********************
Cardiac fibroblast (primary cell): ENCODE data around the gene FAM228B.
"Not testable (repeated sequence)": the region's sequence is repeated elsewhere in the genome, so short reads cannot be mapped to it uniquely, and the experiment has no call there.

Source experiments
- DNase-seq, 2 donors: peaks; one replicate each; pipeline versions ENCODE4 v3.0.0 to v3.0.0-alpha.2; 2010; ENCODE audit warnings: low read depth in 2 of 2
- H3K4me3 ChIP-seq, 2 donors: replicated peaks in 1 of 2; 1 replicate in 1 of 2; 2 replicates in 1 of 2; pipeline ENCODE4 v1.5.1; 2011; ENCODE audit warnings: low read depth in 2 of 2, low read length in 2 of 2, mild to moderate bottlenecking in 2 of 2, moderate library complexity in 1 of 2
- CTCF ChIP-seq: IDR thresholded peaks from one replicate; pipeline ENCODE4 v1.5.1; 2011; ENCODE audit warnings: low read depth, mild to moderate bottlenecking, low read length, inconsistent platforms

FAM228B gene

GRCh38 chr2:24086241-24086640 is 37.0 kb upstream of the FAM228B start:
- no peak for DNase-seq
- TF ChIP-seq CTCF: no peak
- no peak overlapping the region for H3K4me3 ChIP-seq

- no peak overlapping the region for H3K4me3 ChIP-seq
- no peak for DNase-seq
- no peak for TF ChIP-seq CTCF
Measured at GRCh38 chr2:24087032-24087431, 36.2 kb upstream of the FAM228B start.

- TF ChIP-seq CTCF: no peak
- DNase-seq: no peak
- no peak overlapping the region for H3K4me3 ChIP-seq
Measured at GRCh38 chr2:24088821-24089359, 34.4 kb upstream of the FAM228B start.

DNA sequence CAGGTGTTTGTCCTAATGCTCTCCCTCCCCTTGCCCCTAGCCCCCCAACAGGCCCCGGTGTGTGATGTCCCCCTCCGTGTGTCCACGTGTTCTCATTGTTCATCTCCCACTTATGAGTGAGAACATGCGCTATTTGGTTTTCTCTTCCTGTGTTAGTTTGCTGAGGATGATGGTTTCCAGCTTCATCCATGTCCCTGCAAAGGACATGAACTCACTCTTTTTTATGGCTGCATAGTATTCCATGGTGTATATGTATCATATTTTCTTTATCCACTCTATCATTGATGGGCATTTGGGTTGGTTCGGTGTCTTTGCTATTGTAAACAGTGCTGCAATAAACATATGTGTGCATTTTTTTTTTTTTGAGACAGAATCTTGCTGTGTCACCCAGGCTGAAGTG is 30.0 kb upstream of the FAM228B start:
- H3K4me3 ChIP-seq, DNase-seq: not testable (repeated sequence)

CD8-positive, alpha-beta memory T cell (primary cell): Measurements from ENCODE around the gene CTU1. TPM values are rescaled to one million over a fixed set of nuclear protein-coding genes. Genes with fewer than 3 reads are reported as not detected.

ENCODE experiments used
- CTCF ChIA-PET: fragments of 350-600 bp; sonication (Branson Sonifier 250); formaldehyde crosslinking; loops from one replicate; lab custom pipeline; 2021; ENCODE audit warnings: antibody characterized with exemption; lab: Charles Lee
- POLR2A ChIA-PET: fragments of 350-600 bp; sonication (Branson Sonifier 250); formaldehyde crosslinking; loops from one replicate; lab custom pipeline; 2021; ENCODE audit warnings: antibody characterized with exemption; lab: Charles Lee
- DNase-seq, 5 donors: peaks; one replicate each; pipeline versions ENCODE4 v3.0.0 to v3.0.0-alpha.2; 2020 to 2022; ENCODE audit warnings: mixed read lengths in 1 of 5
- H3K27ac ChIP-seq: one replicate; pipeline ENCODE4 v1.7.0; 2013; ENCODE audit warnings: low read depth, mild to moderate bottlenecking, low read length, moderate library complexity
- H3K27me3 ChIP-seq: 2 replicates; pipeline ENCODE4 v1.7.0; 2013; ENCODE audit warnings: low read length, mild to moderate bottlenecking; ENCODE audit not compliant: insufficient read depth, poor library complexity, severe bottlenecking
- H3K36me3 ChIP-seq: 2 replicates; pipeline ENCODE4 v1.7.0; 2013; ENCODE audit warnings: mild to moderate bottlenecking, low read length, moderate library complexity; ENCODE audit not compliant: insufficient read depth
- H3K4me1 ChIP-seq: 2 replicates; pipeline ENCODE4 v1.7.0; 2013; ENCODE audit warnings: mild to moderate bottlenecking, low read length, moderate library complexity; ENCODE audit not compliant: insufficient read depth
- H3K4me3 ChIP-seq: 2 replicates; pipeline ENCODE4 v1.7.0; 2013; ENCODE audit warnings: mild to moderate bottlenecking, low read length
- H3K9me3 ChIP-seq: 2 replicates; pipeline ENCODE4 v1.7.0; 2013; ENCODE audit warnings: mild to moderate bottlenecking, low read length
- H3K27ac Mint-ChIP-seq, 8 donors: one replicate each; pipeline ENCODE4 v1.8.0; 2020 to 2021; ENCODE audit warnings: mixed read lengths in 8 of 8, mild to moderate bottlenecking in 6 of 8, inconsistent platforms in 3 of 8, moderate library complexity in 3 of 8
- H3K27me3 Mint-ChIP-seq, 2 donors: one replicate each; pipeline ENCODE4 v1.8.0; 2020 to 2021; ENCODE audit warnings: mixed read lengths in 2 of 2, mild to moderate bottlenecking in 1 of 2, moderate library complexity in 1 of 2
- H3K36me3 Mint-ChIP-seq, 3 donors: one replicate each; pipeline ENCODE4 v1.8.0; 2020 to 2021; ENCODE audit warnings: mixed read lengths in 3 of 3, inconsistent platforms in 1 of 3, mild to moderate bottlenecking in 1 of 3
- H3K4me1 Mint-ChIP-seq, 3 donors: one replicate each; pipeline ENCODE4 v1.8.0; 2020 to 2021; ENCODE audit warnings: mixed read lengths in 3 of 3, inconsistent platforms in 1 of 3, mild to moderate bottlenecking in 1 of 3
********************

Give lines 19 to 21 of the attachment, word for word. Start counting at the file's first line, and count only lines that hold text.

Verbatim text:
Measured at GRCh38 chr2:24088821-24089359, 34.4 kb upstream of the FAM228B start.

DNA sequence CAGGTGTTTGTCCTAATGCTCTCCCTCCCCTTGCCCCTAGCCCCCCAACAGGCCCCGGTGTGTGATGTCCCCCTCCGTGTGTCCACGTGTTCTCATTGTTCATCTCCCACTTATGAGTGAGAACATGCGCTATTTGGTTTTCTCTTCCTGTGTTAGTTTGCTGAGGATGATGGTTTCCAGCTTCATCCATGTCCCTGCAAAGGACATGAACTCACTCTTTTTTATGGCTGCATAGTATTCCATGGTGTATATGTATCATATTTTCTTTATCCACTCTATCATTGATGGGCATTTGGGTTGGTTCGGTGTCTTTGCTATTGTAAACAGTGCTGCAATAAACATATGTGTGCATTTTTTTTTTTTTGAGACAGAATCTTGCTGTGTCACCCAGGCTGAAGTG is 30.0 kb upstream of the FAM228B start:
- H3K4me3 ChIP-seq, DNase-seq: not testable (repeated sequence)